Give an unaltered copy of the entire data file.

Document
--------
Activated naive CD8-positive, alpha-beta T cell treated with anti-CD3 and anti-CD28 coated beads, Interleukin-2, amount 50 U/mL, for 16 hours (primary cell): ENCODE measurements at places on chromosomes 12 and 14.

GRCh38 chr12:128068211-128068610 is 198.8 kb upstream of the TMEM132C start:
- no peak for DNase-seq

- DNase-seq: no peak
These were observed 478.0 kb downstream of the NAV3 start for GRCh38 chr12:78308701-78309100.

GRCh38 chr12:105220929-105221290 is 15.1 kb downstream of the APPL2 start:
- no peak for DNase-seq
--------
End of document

Activated naive CD8-positive, alpha-beta T cell treated with anti-CD3 and anti-CD28 coated beads, Interleukin-2, amount 50 U/mL, for 16 hours (primary cell): ENCODE measurements at places on chromosomes 12 and 14.

GRCh38 chr12:128068211-128068610 is 198.8 kb upstream of the TMEM132C start:
- no peak for DNase-seq

- DNase-seq: no peak
These were observed 478.0 kb downstream of the NAV3 start for GRCh38 chr12:78308701-78309100.

GRCh38 chr12:105220929-105221290 is 15.1 kb downstream of the APPL2 start:
- no peak for DNase-seq